The other day she said to me, "Sarah sad. Jasee long trip." Then she tells me to pretend cry because she thinks it's funny.

She calls McDonald's "chicken nugget house."

Another thing we laugh about is her penchant for nicknames. She normally says "Mommy" when referring to her mother, but sometimes has silly moods where it turns into "Mommy-a-ma," or "Mamu." "Pop pop," my dad's name, is sometimes pronounced "Popth" with the same ending noise and saliva spray as when you stick your tongue out and blow. I find it hilarious that these names aren't spontaneous either. She plans her silly names and once told my mom before my dad came home, "I'm gonna say 'Popsy poo.'" My mom decided she wanted to go by the Filipino word for grandma, Lola. "L" words seem especially hard for kids, so for a long time Claire said something closer to "Ra-rai" (said: ruh rye, like rye bread). But when my mom, who can sometimes have a hard time pronouncing words, tries to repeat Claire's name for her it sounds like "Wa-wai." But then my dad repeats what my mom says and it turns into "Wawee." Did you get that? There are three iterations of nickname that result in Claire saying to my mom, "Wawee, I call you wawee." I told you she plans out her goofy names. I didn't think the ESL in our house could get any better. Turns out that when you add a kid learning to talk it does! The best part is that with all her nicknames, she doesn't as many for her dad. Instead, her favorite name for him is calling him by his first name! "Jiiiiiim," she'll say through a clenched smile.

My last story involves her bed time story routine. You know how kid's books have all these rhymy nonsense words? (No wonder they come up with goofy words on their own! We encourage it!) One of Claire's favorite books is full of animals singing nonsense-word songs, Dooby Dooby Moo - I think from a Chick-fil-a kid's meal.  Even nonsense though, needs to be read properly. One night when her dad was reading it, she told him, "Mommy read it. Too hard for Daddy."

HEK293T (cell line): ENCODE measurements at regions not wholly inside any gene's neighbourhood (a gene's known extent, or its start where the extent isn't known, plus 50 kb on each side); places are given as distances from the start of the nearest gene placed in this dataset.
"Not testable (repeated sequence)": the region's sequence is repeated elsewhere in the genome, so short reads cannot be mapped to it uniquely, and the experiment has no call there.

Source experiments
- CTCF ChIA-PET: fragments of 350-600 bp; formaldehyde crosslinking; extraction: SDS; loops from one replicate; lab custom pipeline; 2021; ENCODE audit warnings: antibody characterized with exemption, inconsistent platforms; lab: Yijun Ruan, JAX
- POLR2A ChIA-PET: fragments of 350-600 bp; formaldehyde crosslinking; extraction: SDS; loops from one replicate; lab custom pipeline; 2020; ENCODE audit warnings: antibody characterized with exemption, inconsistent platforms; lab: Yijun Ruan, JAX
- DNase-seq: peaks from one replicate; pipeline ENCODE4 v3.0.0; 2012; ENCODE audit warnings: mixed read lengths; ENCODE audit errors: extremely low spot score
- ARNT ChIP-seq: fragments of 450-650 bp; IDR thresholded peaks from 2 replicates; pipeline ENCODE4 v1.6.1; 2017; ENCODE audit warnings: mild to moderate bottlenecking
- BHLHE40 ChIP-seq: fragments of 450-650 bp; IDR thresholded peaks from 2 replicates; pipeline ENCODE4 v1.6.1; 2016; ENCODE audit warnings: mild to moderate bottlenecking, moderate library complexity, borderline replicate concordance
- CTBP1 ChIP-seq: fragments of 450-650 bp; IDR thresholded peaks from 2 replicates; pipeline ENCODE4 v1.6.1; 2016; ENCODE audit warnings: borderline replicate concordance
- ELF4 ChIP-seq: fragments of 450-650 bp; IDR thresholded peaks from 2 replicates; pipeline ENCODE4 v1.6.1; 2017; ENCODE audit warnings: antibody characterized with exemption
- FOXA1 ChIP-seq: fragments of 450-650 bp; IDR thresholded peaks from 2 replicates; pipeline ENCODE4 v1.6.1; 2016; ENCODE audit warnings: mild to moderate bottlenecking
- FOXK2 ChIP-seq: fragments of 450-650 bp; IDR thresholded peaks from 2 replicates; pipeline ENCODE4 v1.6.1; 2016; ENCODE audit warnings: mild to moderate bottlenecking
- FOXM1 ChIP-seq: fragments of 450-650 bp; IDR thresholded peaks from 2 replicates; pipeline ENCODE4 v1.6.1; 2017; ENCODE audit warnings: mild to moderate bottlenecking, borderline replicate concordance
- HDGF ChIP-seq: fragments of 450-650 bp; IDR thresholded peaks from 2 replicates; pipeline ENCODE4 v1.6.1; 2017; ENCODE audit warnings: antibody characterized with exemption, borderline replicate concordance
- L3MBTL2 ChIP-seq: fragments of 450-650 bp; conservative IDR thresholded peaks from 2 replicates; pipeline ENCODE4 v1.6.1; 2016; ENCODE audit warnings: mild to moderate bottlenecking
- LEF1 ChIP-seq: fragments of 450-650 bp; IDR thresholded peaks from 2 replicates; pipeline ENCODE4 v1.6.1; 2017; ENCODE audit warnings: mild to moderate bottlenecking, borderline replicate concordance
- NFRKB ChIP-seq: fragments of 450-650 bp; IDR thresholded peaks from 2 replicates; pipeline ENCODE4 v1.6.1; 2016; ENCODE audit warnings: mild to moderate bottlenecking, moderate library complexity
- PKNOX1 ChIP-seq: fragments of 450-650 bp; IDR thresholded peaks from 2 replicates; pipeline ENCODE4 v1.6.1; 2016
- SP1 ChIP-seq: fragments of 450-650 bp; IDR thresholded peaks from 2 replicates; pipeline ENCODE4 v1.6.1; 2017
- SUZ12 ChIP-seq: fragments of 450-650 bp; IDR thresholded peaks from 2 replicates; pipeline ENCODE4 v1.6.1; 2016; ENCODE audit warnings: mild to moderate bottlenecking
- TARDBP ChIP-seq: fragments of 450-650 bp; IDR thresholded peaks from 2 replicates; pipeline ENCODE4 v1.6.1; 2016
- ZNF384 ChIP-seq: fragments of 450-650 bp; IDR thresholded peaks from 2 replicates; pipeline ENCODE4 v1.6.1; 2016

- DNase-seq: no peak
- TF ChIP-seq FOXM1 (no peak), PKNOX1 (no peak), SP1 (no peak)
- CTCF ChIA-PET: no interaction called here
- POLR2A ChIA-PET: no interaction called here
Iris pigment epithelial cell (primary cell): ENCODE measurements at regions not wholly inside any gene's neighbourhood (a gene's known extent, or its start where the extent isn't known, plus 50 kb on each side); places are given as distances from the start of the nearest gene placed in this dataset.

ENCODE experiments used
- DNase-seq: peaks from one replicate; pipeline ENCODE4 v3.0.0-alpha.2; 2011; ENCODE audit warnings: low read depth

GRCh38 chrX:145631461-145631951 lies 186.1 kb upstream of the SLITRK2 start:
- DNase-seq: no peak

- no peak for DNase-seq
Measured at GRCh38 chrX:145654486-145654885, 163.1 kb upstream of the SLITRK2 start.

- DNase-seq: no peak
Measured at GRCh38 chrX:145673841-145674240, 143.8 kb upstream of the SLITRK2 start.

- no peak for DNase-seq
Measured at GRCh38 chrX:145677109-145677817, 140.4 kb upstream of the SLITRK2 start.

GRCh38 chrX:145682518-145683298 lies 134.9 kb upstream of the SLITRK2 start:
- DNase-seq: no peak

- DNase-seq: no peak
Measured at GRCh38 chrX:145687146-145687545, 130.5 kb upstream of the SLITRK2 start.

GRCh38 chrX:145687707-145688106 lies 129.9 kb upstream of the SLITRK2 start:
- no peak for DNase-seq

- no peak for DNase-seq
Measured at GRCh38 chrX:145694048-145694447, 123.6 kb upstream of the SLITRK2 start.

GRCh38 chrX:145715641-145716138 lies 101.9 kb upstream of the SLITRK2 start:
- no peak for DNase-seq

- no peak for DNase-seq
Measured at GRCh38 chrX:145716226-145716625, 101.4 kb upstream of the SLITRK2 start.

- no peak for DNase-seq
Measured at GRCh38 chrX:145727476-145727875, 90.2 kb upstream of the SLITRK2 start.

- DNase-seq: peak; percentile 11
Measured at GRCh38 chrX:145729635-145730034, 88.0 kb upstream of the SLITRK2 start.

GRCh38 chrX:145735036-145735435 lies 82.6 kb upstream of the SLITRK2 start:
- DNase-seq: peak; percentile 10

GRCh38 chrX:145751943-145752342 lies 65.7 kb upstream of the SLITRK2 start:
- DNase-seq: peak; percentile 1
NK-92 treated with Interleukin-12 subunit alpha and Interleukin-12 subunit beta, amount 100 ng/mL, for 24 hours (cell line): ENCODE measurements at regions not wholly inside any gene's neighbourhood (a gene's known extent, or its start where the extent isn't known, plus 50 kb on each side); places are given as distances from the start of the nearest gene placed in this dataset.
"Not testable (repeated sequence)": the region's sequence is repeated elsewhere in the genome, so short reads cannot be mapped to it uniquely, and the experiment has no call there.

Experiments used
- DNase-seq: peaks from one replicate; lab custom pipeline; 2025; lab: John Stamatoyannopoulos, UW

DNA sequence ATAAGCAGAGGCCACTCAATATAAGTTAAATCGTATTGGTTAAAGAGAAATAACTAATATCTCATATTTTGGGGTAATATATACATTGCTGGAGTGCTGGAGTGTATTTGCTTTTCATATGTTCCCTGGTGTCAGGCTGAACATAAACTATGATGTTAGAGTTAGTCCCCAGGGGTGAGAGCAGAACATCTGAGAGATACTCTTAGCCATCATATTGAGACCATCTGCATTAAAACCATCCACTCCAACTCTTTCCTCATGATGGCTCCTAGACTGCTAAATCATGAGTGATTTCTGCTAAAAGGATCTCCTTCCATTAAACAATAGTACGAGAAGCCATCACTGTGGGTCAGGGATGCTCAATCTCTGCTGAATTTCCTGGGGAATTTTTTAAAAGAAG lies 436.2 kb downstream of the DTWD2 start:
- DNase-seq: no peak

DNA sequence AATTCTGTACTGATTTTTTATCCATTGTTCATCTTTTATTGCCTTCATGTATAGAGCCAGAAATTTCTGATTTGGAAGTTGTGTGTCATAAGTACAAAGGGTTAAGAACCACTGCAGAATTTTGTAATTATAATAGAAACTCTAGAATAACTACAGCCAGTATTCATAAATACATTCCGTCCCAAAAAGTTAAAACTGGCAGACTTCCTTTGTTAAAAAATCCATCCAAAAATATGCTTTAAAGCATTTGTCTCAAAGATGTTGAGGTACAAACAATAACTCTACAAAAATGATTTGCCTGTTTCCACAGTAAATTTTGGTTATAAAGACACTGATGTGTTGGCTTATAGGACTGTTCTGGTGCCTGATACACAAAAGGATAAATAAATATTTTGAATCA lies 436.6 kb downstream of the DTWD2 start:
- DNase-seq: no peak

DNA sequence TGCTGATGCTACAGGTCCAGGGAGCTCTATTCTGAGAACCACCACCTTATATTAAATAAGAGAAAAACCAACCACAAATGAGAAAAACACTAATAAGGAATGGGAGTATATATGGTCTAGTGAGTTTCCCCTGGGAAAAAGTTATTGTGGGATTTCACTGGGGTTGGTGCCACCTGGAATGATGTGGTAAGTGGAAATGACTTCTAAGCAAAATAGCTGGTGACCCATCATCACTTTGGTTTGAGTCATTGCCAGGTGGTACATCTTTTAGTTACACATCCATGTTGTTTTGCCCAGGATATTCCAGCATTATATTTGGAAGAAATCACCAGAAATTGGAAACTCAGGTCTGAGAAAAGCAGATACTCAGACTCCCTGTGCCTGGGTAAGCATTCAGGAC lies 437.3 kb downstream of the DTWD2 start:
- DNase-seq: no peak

Tuesday, February 4, 2014

Renting our House in DC

As I mentioned briefly, we went through the process of finding renters for our condo in DC.

It wasn't really too bad of a process, but I definitely had lots of questions for my friends and family members who have had landlord experiences, especially in DC and especially when it came to finding renters on Craigslist.  (Cue scary music.)  So, maybe I can be that friend to you (and save your real friends from answering all your questions many times), and share our experience with you and what we did along the way. For most people, since it is not that interesting, here is one of my favorite funny you tube videos about the Canadian Border Patrol.

If anyone is still with me, here is what we had to do to rent our our place:

My dear husband keeps me honest, so we first had to take care of a few steps with DC in order to legally rent our condo (ie: pay more fees and taxes). We were doing all this in the middle of a pretty busy time. Plus, it was October, and we were still dealing with tax issues from the District - six months after that April deadline. So with that bad-administrative-headache taste in our mouths, and in the interest of time, we paid a company called Rent Jiffy to take care of the bureaucracy for us. We filled out a few forms with them, paid the bill and were email our processed license about eight weeks later. Next time, I might save a little money and do it myself, but it was nice to have the peace of mind that the paperwork was correct. Plus, I had someone to email who answered my questions when the DC office got back-logged while processing paperwork. (Following up with the DC office might have been just as easy, but I am skeptical.)

The things you need to fill out are:
-Revoacation of Homestead Deduction (if you've been living there)
-Rental Property License - in DC this is the Basic Business License (BBL EZ form)
-Tax Registration (Office of Tax and Revenue FR-500 form)
-Rent Control Registration (RAD form - this is only if you own multiple units I think)

They are all nicely explained on this site: from Yarmouth Property Management

You'll also have to file a DC30 tax form with your taxes from my understanding, but that one has been hard to figure out.

The final step for approval is a home inspection. Once you get the small business license, it comes with instructions for the inspection that say the office will call you within 10 days, but you should call them if they don't. The good people at Rent Jiffy told me to skip the waiting period and just call right away, since they had never heard of any instances of the inspection office calling out like they say they will.

For the most part, if you're living there, the place passed inspection at some point unless it's new construction or a basement that has never been rented as a separate living space. Most of the items on the checklist are common sense (eg: method of egress, minimum ceiling height), but here is the checklist. I had read about stories of the inspectors being sticklers, so wasn't sure what to expect. My inspector was very professional and pleasant. He called the morning of to let me know his ETA and after a quick walk through, signed the inspection certificate. He asked about smoke alarms (required) and fire extinguishers (recommended but not required), but that was it - done and done.